New York Post


Stox hit records amid new rate-cut hopes


Inflation cooled down in April after a hotter-than-expected start to the year, boosting bets that the Federal Reserve will finally start cutting rates this fall — and leading to a record-breaking rally on Wall Street.

The Consumer Price Index, which tracks goods and service costs, rose 3.4% in April from a year ago — easing from the previous month’s 3.5% spike and in line with economists’ forecasts, according to FactSet.

The inflation rate was still well above the Fed’s 2% target. However, hopes the central bank will start its easing cycle in September were further bolstered by other data Wednesday showing retail sales were unexpected­ly flat last month.

The reports suggested that domestic demand was cooling, which will be welcome news for Fed Chairman Jerome Powell as the policymake­rs try to engineer a “soft landing” for the economy.

Heat turned down

“It’s a relief we didn’t have a fourth hot CPI report,” said Carol Schleif, chief investment officer at the BMO family office in Minneapoli­s.

“Clearly markets liked that the inflation numbers looked softer. Retail sales came in softer. It’s pretty clear evidence that the economy came off the boil and is operating at a more sustainabl­e pace.”

Financial markets are now forecastin­g a roughly 73% probabilit­y of a rate cut in September, up from 69% before the CPI stats were released by the Labor Department’s Bureau of Labor Statistics. A few economists predicted lowered borrowing costs in July.

Investors sent all three major indexes through record barriers. The Dow Jones Industrial Average soared 350 points to close at 39,908, eclipsing its previous mark of 39,807. The S&P 500 topped 5,300 for the first time, jumping 1.2% to 5,309. The tech-heavy Nasdaq Composite rose 1.4%, to 16,742.39, setting an all-time high.

The annual increase in consumer prices has dropped from a peak of 9.1% in June 2022, though progress had stalled. Inflation accelerate­d in the first quarter amid strong domestic demand after moderating for much of last year.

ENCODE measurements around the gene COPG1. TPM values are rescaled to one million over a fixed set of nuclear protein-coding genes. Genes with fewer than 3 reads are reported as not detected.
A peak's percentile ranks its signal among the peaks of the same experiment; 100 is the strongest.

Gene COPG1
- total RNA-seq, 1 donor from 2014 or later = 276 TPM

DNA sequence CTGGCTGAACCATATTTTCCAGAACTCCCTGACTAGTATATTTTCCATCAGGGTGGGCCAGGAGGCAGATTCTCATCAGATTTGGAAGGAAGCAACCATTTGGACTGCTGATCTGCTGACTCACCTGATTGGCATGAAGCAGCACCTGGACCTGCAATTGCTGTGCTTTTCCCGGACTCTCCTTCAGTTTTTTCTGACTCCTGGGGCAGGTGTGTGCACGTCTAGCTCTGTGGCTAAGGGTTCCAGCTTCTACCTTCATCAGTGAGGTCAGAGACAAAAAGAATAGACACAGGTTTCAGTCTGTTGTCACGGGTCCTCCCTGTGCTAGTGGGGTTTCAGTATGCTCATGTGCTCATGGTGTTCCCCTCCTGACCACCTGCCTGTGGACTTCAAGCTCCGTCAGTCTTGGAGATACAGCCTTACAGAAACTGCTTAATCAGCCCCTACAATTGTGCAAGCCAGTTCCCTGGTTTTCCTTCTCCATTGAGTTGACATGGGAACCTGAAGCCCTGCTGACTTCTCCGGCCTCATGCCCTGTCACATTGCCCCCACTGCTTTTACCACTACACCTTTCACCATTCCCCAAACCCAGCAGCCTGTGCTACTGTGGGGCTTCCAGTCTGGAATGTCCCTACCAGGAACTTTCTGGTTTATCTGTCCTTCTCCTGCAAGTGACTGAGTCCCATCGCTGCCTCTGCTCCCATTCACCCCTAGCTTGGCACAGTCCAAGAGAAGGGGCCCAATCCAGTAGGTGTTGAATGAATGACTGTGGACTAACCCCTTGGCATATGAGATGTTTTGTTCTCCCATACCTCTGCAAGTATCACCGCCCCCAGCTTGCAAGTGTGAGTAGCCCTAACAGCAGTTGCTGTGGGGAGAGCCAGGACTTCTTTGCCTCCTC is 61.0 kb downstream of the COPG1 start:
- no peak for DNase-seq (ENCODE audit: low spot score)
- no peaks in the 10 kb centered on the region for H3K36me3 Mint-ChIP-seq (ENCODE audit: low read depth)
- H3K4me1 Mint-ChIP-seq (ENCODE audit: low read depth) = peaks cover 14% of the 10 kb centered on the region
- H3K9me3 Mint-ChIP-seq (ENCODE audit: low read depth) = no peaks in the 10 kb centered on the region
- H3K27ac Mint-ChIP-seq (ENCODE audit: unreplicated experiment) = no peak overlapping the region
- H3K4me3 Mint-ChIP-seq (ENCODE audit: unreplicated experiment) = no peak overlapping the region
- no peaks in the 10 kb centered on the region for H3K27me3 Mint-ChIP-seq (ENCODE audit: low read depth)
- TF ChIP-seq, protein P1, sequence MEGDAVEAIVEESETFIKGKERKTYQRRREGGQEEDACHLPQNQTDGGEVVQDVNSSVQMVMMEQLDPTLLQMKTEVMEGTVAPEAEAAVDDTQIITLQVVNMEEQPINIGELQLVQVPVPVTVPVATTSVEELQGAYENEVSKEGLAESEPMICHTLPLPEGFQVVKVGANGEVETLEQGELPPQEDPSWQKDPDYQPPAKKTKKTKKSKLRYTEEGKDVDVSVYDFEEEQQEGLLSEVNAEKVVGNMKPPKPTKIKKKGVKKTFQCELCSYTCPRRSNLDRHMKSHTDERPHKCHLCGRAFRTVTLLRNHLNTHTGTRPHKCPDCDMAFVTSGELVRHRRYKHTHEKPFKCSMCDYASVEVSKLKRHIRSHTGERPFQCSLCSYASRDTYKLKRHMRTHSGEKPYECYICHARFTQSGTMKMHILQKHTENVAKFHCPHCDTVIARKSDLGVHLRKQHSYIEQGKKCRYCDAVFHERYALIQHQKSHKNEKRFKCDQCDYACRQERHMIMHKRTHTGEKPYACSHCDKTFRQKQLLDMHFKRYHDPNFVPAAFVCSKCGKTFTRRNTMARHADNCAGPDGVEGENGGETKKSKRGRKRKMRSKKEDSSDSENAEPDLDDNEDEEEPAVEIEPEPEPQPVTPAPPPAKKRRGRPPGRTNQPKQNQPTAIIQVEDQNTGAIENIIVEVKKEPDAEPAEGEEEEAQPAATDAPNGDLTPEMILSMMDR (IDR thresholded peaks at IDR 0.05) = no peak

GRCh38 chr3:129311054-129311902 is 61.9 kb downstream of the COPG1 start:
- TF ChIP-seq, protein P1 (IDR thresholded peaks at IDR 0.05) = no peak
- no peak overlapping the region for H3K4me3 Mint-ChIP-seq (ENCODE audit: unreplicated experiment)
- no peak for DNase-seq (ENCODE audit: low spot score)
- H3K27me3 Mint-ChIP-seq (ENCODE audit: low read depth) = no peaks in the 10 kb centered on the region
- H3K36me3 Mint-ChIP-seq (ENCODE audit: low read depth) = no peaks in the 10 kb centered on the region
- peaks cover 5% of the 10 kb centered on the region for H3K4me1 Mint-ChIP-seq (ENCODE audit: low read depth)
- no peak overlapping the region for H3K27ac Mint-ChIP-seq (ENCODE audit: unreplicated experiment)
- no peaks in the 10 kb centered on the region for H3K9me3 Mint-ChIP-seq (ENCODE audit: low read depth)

The latest CPI data showed socalled core inflation, which strips out volatile food and energy prices, came in at 3.6% on an annual basis as expected — its lowest reading since early last year.

On a month-to-month basis, inflation rose 0.3% last month — slightly lower than the 0.4% forecast after advancing 0.4% in March and February.

The cost of shelter, which includes rents, increased 0.4% for the third straight month. Gasoline prices shot up 2.8%.

These two categories contribute­d more than 70% of the increase in the CPI. Food prices were unchanged. Prices at the supermarke­t fell 0.2%, with eggs dropping 7.3%. Meat, fish, fruits and vegetables as well as nonalcohol­ic beverages were also cheaper.

But cereals and bakery products cost more, while prices for dairy products rose marginally.

Last month’s overall slowdown was a relief after data Tuesday showed a jump in producer prices in April.

On Tuesday, Powell reiterated that he expects inflation to ultimately reach the central bank’s 2% target, but admitted his confidence in that forecast has weakened after three straight months of elevated price readings.

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